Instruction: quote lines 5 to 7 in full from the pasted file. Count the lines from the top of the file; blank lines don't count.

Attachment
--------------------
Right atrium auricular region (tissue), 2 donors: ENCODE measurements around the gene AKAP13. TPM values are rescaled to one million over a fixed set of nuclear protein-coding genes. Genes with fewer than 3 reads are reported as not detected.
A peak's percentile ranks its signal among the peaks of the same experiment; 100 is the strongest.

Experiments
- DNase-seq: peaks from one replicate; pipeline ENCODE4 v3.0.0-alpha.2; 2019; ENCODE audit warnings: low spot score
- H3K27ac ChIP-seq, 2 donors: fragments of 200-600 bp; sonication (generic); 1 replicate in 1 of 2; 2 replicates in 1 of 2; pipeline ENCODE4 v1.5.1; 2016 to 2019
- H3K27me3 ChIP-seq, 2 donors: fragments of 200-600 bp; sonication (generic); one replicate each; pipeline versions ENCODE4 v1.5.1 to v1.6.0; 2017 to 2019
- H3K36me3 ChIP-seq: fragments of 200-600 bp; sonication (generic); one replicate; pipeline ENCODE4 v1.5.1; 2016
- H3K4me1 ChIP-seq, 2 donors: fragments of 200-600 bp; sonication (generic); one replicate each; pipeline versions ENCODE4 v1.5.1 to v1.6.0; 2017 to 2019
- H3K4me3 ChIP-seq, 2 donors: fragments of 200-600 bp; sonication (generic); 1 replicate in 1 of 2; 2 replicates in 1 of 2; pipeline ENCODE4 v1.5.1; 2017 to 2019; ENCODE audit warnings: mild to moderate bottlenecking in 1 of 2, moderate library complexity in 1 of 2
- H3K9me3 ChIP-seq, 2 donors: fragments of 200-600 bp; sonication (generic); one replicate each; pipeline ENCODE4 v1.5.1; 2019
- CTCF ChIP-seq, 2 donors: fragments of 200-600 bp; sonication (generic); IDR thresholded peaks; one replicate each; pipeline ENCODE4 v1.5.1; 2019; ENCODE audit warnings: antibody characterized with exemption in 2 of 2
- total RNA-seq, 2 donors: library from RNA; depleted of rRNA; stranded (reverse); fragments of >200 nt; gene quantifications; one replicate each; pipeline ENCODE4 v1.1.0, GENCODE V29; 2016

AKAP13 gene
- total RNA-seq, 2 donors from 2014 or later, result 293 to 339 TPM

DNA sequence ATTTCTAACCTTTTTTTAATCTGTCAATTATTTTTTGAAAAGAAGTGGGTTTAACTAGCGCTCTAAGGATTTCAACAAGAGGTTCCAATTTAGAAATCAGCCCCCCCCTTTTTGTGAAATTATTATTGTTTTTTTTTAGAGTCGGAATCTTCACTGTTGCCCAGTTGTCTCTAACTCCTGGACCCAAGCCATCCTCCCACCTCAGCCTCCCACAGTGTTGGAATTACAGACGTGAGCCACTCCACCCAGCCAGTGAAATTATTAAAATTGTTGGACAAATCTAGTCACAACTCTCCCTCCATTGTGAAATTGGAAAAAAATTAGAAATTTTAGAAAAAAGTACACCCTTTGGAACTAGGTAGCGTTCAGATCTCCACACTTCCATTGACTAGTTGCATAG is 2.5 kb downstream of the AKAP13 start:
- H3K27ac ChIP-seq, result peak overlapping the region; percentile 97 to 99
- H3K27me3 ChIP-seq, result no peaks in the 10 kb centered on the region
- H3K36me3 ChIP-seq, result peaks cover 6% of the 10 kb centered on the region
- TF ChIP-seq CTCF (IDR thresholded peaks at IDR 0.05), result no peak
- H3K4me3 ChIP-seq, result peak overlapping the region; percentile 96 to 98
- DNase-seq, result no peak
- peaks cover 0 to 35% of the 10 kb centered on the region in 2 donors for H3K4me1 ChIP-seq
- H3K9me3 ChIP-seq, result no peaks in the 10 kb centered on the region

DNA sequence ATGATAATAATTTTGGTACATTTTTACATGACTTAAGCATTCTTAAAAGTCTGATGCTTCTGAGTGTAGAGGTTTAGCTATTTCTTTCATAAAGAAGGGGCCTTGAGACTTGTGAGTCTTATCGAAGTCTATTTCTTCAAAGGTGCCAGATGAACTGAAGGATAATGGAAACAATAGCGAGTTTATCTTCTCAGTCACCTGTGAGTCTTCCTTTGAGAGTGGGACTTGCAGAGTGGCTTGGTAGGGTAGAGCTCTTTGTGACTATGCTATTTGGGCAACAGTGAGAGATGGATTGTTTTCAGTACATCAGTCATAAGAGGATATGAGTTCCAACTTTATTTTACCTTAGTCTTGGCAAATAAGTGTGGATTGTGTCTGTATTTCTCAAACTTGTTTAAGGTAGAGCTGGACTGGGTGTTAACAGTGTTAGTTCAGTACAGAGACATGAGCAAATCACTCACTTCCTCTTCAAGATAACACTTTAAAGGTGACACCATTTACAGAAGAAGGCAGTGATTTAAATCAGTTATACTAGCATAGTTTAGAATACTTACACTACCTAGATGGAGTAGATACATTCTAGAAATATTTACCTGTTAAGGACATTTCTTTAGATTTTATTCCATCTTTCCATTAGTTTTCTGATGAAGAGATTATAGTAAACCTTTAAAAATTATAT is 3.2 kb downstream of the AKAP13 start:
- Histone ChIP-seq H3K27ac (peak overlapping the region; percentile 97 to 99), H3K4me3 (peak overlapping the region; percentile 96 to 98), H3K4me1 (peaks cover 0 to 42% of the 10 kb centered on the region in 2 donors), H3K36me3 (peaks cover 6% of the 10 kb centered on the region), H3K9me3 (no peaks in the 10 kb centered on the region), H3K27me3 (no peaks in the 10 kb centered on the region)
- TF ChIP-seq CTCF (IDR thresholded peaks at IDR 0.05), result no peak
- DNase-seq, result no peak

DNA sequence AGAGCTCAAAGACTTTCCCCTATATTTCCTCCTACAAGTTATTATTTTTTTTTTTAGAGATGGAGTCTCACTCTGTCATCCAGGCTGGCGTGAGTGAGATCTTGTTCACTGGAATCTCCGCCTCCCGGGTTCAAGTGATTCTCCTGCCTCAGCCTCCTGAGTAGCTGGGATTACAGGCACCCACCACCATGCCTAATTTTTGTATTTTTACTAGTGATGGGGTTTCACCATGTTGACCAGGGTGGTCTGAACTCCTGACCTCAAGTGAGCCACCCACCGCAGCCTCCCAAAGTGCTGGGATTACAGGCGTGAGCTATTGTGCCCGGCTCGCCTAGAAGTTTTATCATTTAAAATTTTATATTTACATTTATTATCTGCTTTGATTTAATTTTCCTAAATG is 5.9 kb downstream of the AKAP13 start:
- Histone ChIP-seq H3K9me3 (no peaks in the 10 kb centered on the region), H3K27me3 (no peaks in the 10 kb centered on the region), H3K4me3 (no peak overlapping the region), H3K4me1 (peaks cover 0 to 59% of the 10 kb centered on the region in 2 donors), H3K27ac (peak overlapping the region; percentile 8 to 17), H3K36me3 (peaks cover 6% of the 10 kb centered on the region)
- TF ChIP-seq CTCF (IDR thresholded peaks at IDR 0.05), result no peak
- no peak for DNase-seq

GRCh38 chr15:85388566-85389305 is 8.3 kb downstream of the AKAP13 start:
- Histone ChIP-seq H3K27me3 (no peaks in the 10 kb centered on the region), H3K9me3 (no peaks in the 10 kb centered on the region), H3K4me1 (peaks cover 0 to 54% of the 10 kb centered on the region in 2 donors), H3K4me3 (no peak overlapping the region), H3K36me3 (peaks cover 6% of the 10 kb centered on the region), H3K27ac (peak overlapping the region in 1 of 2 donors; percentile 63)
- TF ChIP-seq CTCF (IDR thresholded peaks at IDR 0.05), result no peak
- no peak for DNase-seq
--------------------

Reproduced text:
- H3K27ac ChIP-seq, 2 donors: fragments of 200-600 bp; sonication (generic); 1 replicate in 1 of 2; 2 replicates in 1 of 2; pipeline ENCODE4 v1.5.1; 2016 to 2019
- H3K27me3 ChIP-seq, 2 donors: fragments of 200-600 bp; sonication (generic); one replicate each; pipeline versions ENCODE4 v1.5.1 to v1.6.0; 2017 to 2019
- H3K36me3 ChIP-seq: fragments of 200-600 bp; sonication (generic); one replicate; pipeline ENCODE4 v1.5.1; 2016